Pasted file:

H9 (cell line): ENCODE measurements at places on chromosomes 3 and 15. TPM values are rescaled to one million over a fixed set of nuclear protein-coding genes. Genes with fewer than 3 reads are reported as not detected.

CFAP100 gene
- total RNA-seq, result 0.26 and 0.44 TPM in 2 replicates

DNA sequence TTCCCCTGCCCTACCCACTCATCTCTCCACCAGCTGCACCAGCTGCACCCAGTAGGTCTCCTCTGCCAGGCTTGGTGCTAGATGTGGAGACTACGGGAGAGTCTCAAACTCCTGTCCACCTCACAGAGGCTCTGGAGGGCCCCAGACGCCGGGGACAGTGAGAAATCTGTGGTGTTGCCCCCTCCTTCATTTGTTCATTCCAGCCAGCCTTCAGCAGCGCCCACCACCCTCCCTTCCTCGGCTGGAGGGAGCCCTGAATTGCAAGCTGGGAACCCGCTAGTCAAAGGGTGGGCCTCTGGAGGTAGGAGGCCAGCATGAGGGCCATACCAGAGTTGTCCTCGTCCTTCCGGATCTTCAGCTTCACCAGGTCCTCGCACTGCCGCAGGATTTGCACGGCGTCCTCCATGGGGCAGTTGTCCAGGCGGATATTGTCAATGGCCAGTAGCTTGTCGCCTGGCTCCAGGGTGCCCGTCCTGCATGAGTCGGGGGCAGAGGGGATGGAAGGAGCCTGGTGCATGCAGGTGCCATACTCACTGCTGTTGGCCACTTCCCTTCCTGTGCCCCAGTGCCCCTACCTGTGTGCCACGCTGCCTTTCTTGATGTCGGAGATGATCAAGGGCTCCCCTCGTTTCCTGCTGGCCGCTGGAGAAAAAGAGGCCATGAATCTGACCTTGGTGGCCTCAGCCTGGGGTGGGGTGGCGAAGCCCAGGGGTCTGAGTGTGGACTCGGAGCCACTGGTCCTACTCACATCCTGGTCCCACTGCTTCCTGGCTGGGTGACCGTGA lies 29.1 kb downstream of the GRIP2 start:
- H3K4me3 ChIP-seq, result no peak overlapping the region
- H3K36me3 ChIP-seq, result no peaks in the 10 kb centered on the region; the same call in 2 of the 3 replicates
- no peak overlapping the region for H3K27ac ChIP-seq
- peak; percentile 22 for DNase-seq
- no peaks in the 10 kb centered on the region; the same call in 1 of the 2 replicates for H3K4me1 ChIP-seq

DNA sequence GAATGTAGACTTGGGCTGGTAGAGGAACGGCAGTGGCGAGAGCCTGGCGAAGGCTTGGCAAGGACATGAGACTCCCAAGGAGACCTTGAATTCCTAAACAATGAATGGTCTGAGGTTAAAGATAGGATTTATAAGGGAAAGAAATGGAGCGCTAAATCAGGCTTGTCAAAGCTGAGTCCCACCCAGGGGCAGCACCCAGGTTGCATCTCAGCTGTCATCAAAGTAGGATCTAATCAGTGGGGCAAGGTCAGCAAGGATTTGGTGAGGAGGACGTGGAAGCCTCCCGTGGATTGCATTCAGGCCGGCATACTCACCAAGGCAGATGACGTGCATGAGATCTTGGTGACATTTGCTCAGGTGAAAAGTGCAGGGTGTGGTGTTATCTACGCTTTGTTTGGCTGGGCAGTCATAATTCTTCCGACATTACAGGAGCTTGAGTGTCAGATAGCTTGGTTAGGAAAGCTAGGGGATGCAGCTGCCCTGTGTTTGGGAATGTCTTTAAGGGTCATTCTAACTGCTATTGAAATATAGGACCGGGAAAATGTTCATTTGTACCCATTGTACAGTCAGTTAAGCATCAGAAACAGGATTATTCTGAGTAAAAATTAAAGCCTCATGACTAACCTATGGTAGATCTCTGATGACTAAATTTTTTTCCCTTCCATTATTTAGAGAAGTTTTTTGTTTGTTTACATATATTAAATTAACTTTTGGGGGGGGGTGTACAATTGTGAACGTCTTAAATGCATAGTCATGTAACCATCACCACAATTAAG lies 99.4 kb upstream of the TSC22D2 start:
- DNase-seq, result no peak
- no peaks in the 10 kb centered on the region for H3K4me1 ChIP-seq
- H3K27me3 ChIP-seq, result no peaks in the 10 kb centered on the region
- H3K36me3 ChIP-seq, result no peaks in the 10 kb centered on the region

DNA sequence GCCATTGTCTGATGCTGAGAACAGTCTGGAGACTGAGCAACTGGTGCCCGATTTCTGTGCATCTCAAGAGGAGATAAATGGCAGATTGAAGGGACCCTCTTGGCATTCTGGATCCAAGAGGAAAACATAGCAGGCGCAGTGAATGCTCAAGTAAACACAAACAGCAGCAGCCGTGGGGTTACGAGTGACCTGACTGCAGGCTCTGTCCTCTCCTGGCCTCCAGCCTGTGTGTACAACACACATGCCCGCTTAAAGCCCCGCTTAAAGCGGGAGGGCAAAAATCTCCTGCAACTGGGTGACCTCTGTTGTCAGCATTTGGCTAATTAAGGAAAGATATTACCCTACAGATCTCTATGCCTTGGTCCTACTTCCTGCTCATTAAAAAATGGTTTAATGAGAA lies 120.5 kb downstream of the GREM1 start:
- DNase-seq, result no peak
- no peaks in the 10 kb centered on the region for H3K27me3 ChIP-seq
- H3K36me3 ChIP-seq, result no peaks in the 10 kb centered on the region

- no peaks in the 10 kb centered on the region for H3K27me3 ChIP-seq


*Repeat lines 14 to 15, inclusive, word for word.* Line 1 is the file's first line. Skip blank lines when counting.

- H3K36me3 ChIP-seq, result no peaks in the 10 kb centered on the region

DNA sequence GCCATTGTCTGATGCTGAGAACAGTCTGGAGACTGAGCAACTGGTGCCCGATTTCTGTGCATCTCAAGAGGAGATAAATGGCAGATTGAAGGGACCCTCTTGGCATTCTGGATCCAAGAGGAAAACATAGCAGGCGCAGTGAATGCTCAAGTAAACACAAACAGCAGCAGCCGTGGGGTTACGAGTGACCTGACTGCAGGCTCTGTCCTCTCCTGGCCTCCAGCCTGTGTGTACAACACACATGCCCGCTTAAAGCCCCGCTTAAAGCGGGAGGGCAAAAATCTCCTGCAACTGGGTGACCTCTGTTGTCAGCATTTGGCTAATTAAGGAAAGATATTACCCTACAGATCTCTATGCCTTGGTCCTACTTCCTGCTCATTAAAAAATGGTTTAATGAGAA lies 120.5 kb downstream of the GREM1 start: